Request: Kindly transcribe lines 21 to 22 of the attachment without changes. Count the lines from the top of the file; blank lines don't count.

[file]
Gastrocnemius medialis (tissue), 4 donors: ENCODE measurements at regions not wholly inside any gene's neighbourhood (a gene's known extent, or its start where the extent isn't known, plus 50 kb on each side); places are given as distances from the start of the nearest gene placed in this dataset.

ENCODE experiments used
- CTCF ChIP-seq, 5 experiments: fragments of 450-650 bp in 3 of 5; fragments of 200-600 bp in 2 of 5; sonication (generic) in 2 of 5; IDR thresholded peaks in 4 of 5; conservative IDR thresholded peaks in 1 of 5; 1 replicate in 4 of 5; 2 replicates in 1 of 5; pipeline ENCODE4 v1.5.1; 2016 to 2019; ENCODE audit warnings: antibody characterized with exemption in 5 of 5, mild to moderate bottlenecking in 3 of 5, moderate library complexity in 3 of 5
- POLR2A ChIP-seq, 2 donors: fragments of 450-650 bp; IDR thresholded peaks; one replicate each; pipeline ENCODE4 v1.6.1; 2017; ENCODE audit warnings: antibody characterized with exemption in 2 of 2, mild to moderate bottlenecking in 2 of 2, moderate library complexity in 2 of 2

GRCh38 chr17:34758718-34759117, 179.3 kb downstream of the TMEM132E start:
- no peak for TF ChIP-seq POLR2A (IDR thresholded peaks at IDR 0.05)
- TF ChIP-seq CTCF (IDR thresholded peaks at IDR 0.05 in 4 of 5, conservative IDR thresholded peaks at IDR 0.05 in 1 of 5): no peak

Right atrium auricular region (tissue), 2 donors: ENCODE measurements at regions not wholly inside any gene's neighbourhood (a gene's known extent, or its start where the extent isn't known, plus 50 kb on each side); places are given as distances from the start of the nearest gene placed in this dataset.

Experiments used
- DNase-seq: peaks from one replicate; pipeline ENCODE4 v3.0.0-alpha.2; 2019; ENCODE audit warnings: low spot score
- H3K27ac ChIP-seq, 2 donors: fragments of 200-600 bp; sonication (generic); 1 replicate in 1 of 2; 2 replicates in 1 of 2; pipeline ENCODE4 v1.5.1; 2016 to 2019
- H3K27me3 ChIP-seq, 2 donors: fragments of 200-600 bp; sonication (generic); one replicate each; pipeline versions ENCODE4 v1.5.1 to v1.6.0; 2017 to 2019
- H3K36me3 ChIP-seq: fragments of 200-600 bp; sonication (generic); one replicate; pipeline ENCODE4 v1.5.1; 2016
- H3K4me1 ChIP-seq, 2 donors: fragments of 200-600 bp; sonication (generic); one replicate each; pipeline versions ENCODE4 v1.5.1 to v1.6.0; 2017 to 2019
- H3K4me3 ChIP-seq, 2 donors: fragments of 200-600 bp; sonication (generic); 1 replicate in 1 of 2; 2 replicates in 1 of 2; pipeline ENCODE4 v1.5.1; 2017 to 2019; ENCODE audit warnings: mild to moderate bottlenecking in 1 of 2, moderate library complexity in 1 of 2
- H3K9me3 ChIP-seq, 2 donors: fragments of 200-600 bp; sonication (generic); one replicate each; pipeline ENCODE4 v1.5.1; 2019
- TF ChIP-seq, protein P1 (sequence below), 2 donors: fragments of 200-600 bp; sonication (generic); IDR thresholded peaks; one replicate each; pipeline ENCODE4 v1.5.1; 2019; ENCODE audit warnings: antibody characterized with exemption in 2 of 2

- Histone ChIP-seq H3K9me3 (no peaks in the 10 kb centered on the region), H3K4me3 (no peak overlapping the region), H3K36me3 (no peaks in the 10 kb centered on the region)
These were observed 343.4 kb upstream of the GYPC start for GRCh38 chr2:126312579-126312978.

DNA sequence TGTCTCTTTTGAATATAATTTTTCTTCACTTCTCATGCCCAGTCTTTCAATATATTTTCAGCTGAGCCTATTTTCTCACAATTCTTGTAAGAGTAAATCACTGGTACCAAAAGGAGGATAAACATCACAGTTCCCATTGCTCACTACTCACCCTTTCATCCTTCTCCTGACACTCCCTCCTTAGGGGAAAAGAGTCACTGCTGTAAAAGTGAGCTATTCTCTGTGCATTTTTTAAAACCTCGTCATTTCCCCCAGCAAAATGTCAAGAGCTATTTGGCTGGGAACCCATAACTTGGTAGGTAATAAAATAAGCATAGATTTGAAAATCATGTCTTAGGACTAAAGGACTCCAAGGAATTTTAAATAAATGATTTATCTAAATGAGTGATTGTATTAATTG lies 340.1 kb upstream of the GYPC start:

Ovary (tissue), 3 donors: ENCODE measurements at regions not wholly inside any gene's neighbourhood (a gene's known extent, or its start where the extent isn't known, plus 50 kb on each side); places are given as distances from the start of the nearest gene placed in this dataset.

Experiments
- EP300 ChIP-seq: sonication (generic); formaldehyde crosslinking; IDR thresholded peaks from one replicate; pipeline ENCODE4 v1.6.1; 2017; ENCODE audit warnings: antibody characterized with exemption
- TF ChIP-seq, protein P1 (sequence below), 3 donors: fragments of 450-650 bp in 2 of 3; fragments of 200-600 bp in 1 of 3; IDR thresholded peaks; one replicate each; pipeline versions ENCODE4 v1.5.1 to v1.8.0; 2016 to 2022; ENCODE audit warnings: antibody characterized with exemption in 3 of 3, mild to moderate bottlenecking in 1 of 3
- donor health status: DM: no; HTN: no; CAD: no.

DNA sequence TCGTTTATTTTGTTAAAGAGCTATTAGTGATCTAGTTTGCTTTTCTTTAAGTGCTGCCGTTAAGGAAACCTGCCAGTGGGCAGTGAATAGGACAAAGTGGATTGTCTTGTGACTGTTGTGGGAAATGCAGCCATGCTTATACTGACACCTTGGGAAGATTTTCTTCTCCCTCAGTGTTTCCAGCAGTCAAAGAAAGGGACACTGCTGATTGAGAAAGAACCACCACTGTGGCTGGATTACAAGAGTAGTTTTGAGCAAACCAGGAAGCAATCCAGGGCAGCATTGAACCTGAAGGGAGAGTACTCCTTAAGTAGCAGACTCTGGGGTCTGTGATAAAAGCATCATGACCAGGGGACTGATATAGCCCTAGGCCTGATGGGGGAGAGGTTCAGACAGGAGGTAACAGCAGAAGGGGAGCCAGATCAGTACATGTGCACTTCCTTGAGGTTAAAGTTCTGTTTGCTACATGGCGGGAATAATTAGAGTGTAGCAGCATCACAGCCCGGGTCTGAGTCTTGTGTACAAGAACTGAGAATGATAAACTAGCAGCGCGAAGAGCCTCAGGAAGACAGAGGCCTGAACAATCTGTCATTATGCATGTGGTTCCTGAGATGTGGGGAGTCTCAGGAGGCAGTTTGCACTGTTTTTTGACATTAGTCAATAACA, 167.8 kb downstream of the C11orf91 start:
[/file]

Ovary (tissue), 3 donors: ENCODE measurements at regions not wholly inside any gene's neighbourhood (a gene's known extent, or its start where the extent isn't known, plus 50 kb on each side); places are given as distances from the start of the nearest gene placed in this dataset.

Experiments